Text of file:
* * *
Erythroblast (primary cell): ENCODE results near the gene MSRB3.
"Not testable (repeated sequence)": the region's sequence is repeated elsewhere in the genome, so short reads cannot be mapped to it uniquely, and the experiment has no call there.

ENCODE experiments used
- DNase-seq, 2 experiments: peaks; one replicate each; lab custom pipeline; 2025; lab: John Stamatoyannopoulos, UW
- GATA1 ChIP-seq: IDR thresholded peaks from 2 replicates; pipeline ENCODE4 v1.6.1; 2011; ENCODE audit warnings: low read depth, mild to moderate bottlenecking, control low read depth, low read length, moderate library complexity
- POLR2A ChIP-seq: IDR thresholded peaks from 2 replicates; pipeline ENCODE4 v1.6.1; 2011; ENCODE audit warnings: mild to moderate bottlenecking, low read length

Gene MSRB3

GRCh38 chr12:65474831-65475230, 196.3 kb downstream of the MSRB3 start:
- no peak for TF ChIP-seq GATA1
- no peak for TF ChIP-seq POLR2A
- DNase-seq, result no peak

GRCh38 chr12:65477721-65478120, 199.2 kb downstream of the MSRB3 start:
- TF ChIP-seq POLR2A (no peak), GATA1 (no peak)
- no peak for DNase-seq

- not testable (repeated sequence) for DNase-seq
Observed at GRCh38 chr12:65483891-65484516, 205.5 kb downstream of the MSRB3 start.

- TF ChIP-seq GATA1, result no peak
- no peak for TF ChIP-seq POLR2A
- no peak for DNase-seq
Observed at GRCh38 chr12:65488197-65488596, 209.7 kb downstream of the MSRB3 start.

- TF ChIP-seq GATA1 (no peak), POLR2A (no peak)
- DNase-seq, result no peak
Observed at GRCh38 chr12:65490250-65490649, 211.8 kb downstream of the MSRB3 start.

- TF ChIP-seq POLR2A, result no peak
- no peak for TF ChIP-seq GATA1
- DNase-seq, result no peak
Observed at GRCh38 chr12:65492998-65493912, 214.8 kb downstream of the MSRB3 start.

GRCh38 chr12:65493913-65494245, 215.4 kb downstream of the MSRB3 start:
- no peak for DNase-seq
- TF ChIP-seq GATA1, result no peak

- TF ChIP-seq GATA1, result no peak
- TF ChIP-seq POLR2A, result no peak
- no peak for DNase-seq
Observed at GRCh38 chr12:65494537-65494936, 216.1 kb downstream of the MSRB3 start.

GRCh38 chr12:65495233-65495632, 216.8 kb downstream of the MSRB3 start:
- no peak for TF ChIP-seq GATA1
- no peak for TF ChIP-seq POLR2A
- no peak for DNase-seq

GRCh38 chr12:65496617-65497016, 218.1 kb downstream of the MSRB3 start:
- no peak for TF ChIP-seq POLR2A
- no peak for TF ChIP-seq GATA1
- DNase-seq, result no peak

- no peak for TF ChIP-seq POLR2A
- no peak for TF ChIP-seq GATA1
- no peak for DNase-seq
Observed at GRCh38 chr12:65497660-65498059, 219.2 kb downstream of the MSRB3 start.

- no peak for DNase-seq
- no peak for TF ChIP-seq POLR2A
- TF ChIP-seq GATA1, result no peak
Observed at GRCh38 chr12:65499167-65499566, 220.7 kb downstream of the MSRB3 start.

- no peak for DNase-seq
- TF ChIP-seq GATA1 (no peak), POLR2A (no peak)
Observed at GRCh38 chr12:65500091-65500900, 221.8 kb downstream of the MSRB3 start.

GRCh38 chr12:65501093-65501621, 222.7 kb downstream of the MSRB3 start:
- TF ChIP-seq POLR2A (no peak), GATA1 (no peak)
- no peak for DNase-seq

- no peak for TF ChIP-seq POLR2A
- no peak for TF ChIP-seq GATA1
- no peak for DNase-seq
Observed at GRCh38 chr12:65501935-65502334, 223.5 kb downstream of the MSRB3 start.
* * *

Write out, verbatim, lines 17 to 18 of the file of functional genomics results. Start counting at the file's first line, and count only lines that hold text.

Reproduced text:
- TF ChIP-seq GATA1, result no peak
- no peak for TF ChIP-seq POLR2A